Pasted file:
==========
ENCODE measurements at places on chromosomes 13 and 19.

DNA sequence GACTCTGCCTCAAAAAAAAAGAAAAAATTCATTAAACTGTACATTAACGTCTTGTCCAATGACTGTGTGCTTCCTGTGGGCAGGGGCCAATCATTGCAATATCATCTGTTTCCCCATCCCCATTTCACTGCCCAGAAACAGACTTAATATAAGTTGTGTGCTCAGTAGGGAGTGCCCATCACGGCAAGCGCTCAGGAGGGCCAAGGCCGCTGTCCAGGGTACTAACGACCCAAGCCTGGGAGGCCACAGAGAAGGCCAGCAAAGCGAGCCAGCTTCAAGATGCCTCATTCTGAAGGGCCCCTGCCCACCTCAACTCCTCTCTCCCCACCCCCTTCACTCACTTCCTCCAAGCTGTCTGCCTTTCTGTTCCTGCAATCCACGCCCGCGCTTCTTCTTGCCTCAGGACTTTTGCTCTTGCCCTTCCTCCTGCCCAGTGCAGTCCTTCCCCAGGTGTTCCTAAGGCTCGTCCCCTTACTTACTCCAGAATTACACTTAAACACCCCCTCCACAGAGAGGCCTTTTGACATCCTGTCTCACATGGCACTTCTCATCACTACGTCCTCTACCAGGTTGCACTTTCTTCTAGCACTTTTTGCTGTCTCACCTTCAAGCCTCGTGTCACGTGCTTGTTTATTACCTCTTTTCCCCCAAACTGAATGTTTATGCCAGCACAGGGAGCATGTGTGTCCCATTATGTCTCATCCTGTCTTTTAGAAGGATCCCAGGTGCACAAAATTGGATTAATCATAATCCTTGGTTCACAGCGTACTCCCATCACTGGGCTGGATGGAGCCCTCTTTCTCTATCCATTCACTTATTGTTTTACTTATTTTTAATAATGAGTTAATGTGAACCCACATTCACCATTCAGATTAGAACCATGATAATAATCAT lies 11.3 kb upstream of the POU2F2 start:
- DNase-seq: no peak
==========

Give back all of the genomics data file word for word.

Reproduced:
ENCODE measurements at places on chromosomes 13 and 19.

DNA sequence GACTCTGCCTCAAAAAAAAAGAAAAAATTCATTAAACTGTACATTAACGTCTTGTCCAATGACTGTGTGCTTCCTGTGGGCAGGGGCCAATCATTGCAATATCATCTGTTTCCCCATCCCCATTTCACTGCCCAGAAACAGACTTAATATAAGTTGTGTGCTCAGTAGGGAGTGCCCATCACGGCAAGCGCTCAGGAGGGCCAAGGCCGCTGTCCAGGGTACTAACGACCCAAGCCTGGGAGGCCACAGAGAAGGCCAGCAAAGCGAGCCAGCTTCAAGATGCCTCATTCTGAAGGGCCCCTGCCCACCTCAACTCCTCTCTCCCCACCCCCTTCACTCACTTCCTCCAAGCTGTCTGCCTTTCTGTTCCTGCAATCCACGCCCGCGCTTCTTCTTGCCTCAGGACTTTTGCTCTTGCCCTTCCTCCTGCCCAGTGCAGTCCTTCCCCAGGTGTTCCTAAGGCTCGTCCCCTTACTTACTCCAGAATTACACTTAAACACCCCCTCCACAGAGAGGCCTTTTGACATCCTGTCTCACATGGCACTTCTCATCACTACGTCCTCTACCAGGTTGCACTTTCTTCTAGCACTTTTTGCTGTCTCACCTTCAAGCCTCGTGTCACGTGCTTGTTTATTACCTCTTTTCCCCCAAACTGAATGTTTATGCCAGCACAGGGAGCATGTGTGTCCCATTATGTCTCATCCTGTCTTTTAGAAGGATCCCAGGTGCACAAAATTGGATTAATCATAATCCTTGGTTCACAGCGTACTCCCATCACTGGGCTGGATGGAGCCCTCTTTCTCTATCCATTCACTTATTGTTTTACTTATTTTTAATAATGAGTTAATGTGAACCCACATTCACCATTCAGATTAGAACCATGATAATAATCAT lies 11.3 kb upstream of the POU2F2 start:
- DNase-seq: no peak